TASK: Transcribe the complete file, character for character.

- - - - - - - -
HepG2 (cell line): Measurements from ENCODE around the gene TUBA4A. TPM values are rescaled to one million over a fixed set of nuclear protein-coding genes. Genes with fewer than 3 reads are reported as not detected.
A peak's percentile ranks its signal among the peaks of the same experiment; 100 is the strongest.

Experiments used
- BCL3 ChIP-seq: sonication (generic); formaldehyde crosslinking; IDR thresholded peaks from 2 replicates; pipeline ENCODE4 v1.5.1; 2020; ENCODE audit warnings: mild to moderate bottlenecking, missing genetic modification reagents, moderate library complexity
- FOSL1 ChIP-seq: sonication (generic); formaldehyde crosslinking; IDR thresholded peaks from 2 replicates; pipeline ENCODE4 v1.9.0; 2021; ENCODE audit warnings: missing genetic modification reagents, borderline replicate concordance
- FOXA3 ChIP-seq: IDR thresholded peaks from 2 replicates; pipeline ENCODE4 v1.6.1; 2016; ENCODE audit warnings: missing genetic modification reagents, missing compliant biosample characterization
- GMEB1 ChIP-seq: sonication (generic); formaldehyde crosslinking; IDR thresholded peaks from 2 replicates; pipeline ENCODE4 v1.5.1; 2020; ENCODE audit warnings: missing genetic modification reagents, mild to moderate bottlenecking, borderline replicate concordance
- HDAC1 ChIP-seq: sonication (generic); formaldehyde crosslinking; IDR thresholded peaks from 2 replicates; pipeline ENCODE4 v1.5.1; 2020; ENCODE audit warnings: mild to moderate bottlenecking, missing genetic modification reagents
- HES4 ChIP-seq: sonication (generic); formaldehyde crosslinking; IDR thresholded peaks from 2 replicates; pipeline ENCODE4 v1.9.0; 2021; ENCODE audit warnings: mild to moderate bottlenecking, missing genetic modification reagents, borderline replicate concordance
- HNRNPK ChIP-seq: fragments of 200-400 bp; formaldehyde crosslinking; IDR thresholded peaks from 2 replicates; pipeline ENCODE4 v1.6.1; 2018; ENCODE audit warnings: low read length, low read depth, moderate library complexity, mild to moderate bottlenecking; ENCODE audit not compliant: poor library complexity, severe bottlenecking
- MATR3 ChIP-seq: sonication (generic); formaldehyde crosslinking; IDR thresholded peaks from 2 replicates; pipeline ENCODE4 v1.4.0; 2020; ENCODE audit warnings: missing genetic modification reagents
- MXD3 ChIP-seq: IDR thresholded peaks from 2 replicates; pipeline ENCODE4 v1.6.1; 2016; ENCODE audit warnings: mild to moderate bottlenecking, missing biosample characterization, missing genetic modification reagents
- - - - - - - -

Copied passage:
HepG2 (cell line): Measurements from ENCODE around the gene TUBA4A. TPM values are rescaled to one million over a fixed set of nuclear protein-coding genes. Genes with fewer than 3 reads are reported as not detected.
A peak's percentile ranks its signal among the peaks of the same experiment; 100 is the strongest.

Experiments used
- BCL3 ChIP-seq: sonication (generic); formaldehyde crosslinking; IDR thresholded peaks from 2 replicates; pipeline ENCODE4 v1.5.1; 2020; ENCODE audit warnings: mild to moderate bottlenecking, missing genetic modification reagents, moderate library complexity
- FOSL1 ChIP-seq: sonication (generic); formaldehyde crosslinking; IDR thresholded peaks from 2 replicates; pipeline ENCODE4 v1.9.0; 2021; ENCODE audit warnings: missing genetic modification reagents, borderline replicate concordance
- FOXA3 ChIP-seq: IDR thresholded peaks from 2 replicates; pipeline ENCODE4 v1.6.1; 2016; ENCODE audit warnings: missing genetic modification reagents, missing compliant biosample characterization
- GMEB1 ChIP-seq: sonication (generic); formaldehyde crosslinking; IDR thresholded peaks from 2 replicates; pipeline ENCODE4 v1.5.1; 2020; ENCODE audit warnings: missing genetic modification reagents, mild to moderate bottlenecking, borderline replicate concordance
- HDAC1 ChIP-seq: sonication (generic); formaldehyde crosslinking; IDR thresholded peaks from 2 replicates; pipeline ENCODE4 v1.5.1; 2020; ENCODE audit warnings: mild to moderate bottlenecking, missing genetic modification reagents
- HES4 ChIP-seq: sonication (generic); formaldehyde crosslinking; IDR thresholded peaks from 2 replicates; pipeline ENCODE4 v1.9.0; 2021; ENCODE audit warnings: mild to moderate bottlenecking, missing genetic modification reagents, borderline replicate concordance
- HNRNPK ChIP-seq: fragments of 200-400 bp; formaldehyde crosslinking; IDR thresholded peaks from 2 replicates; pipeline ENCODE4 v1.6.1; 2018; ENCODE audit warnings: low read length, low read depth, moderate library complexity, mild to moderate bottlenecking; ENCODE audit not compliant: poor library complexity, severe bottlenecking
- MATR3 ChIP-seq: sonication (generic); formaldehyde crosslinking; IDR thresholded peaks from 2 replicates; pipeline ENCODE4 v1.4.0; 2020; ENCODE audit warnings: missing genetic modification reagents
- MXD3 ChIP-seq: IDR thresholded peaks from 2 replicates; pipeline ENCODE4 v1.6.1; 2016; ENCODE audit warnings: mild to moderate bottlenecking, missing biosample characterization, missing genetic modification reagents